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There are several books about Owney but this one is my favorite. I'll add a picture of the front cover soon but in the mean time just make sure you check the author and illustrator's names.
Author: Dick Wales
Illustrator: Diane Kenna
This book is dedicated to stray dogs and warm places everywhere.
This is Diane Kenna's first illustrated book. I've had a hard time finding info on the artwork. The back flap says that Diane and Dick Wales have created award winning animated films for kids from books and these illustrations look to me like they could have been computer generated but yet somehow don't at the same time. They are quite unique. Perhaps they were drawn and then digitally colored.
Art Project Suggestions
Design a baggage tag like Owney would have worn on his vest. It can be an award for him, have your town's name on it, or anything you'd like it to say! You can use paper, cardboard or a mason jar top with permanent markers.
Draw a picture of Owney riding with the mail in a carriage or on a train.
1888 was the year Owney began riding the train. Put a card into your time line for Owney!
Active Game or Activity
Below is a list of some of the cities Owney visited from 1888 to 1896. I have typed them up so that they can be printed and cut out to play a game. Once they are cut out put them all in a bowl and take turns pulling one and finding the city on a map. You can use the map in the book but you may need another map handy to help find the cities.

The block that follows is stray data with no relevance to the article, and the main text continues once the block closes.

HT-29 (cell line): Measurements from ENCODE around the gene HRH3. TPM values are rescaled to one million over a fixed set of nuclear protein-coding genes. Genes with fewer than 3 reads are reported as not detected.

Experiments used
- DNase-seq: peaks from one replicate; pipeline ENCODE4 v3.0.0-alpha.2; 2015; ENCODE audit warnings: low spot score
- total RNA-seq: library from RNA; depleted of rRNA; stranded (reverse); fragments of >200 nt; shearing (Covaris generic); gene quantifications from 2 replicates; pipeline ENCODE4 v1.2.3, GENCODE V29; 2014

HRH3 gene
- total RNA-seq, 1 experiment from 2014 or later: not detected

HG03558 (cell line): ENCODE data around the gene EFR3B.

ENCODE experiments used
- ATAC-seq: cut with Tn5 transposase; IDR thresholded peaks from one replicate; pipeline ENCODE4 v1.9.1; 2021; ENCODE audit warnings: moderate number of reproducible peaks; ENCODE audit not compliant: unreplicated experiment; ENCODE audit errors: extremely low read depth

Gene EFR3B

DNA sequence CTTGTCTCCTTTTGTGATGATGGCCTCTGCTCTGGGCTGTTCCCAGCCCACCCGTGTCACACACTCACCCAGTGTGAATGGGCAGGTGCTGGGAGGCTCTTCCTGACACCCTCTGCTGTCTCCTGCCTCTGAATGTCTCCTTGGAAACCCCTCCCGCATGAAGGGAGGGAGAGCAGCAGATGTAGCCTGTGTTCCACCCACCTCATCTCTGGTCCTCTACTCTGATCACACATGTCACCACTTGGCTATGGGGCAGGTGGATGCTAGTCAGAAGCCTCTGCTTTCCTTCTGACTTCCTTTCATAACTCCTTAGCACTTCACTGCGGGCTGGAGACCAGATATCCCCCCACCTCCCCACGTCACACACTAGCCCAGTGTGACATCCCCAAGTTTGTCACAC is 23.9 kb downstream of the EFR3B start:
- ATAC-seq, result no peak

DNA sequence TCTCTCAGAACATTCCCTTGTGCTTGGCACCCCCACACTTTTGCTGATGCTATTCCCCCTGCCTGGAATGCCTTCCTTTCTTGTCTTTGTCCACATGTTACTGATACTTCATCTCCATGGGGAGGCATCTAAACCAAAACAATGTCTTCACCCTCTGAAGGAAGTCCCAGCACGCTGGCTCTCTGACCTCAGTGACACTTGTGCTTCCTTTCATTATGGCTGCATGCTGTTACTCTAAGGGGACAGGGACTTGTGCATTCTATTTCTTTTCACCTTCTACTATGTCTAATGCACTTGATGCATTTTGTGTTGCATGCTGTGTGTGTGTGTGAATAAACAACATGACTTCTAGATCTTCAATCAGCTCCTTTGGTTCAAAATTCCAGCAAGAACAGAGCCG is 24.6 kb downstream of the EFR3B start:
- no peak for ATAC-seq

Hide the Mailbag: Take a pillow case and fill it with paper, junk mail if you've saved some up for this. Take turns hiding the mailbag. You can start by saying the youngest, oldest, smallest etc goes first or the parent hides it first. The person who finds it gets to hide it next. OR! Each child can take a turn playing Owney and hiding with the mailbag, protecting it like Owney did, while everyone else searches for them. Don't forget to always take a turn yourself, otherwise you aren't in the game! My youngest always loved playing these types of hiding games and he loved if I would tell him when he was getting hotter or colder.
Toss a Penny Game: You can use the railway map in the book for an up close version of the game. Set the book on the table and hold a penny over the book and drop it. What state did it land on? Is there a red dot indicating Owney went there? If you have a larger US map, set the map up on the floor and mark a line to stand behind, a broom or a book works great. Take turns tossing the penny and see if you can name the state without looking too closely at the map. Then you can refer to the railway map to see if Owney went to that state.
If you are using a US Map place mat with markers you can mark Albany, New York for Owney. You can also print a blank map of the US and mark the states/towns Owney visited, which are listed below. The game for this book involves using the Official Railroad Map in the book or a larger US map.
The book says that Owney traveled the rails between 1888 and 1896. How many years was he a traveling dog? (9)
Owney's first ride on a train was from Albany to New York, which is 142 miles. How many miles total did he travel, round trip. (284)